Pest infestations can happen even in the cleanest of facilities, and the solution is not always easy or inexpensive. No matter the size or location of your facility, creating pest prevention protocols and implementing a management system will prove to be valuable in detecting any issue before it becomes a major health or monetary concern. Take a look at all the benefits of assisted living pest prevention, the common types of pests found in communities, and solutions to help keep them away.

Benefits of Pest Prevention in Assisted Living

Creating an integrated pest management (IPM) system for your community is vital to keep health threats at a minimum. Pests contaminate surfaces, medical supplies, and equipment. They can also cause an array of health issues for anyone, though it may be worse for seniors with compromised immune systems. Here are just some of the benefits of establishing pest prevention in your facility.

Minimize Pest Infestation Risk

By staying ahead of pest issues and becoming aware of preventative measures, you can reduce the risk of infestation. If you do happen to have a pest issue, you also have a better chance of catching it early. You can take care of any problems in a confined environment without having to evacuate your entire facility.

Maintain a Cleaner Facility

Pest control for assisted living facilities should start with an understanding of the responsibilities of housekeeping and a detailed housekeeping schedule. By establishing sanitary pest prevention protocols and ensuring staff thoroughly cleans each room, you can keep your facility spotless. As a bonus, extreme cleanliness is also a great selling point when trying to gain referrals to your community.

Improve Quality of Living for Residents

Establishing schedules and protocols for the cleaning of residents’ rooms and common areas can contribute to a more positive overall quality of life. Residents will appreciate the extra care given in making their “home” not only look nice, but smell good too!

Common Types of Pests

There are several common household pests that are known to make themselves at home in senior living communities. Take a look at the pests that tend to cause the most issues.

Bed Bugs

close up of bed bug

  • General Overview: These pests feed on any kind of blood, but prefer human blood. They tend to hide in places where they have quick access to their food sources such as beds, sofas, and chairs. Once they’ve fed, they retreat to their hiding spots, making it harder to identify when an infestation is occurring.
  • Appearance: Bed bugs vary in color, but will have a red-colored center if they’ve fed recently. As they progress in age, they tend to darken to a reddish-brown color. They are very small in size and only grow to be about 5 mm long.
  • How Infestation Occurs: These pests usually transport from place to place by stowing away in luggage or belongings. In senior living communities, infestation may occur after new residents move in or family and friends come to visit. That’s why it’s best to train your staff on how to effectively yet inconspicuously inspect furniture from a private residence.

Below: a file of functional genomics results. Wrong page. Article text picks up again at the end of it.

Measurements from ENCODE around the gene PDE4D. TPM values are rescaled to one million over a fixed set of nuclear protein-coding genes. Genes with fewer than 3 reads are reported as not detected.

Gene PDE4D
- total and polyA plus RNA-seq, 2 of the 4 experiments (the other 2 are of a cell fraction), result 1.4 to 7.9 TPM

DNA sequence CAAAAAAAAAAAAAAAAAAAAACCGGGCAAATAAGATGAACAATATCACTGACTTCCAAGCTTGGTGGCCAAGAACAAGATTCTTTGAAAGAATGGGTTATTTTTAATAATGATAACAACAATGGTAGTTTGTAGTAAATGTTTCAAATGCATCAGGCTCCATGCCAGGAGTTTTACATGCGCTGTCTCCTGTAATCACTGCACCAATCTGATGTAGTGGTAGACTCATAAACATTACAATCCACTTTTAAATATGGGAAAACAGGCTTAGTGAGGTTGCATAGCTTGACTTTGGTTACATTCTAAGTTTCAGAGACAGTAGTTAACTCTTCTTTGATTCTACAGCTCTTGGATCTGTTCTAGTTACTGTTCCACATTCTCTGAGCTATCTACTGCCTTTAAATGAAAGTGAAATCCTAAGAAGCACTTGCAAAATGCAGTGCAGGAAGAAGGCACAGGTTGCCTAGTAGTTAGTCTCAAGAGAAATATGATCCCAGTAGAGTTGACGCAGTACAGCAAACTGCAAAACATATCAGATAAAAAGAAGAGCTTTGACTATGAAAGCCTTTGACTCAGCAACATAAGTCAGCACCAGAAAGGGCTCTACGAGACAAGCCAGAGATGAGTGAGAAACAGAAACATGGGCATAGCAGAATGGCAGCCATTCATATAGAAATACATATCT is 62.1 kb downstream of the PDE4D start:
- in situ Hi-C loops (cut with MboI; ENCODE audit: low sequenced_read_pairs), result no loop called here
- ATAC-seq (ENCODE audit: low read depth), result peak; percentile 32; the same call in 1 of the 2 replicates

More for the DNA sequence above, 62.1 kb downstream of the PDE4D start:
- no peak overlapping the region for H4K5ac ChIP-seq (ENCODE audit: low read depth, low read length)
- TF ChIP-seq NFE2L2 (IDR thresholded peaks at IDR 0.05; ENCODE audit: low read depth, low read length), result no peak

• Signs of Infestation: The most common signs of infestation can be seen on mattresses and chairs. You’ll often see blood spots, shedded skins, and fecal matter. Those who have been bitten may also develop a rash.


  • drawing of scabies itch miteGeneral Overview: Scabies is a type of mite that burrows into the upper layer of human or animal skin. They lay eggs and generally create an itching, pimple-like rash on those who have been infected. They spread rapidly in areas that harbor a lot of people, such as long-term care facilities.
  • Appearance: The mites are usually under 0.5 mm in size and may or may not be visible to the naked eye. When they are seen, they look to be small, white pinpoints.
  • How Infestation Occurs: Scabies can be transferred by prolonged skin-to-skin contact with an infected person. The mites can also spread indirectly through the sharing of clothing, towels, or bedding.
  • Signs of Infestation: Since an intense rash usually appears on those who are infected, scabies is able to be quickly and easily identified. Once identified, there are prescription products to treat the issue.


  • close up of cockroachGeneral Overview: These pests usually make themselves at home in dirty or unsanitary places, but can also infest even the cleanest of buildings. Some species can fly, but most of them prefer to crawl around. They usually hide in cracks, crevices, vents, sewers, and pipes.
  • Appearance: There are many different types of cockroaches, but most tend to grow anywhere from 1.5 inches to 2 inches in length. They’re oval in shape and have antennae. Typical cockroaches have a reddish-brown coloring.
  • How Infestation Occurs: Cockroaches tend to enter buildings from sewers and drains, though they may also come through cracks and holes in walls. When two or more enter your building, they can reproduce and worsen the infestation.
  • Signs of Infestation: Cockroaches usually move quickly and usually under the darkness of night. You’ll find their droppings in dim areas where they hide and you may find egg capsules near food sources.


  • close up of ants crawling on a floorGeneral Overview: Ants are usually just a nuisance, but certain types of ants can bite, which may result in individuals going into anaphylactic shock. They also often bring diseases with them wherever they go, putting your residents in danger of contracting illnesses.
  • Appearance: Ants are generally easy to spot thanks to their bent antennae and distinct body shape. They have large heads, segmented bodies, and six legs. Their coloring is dependent on the species.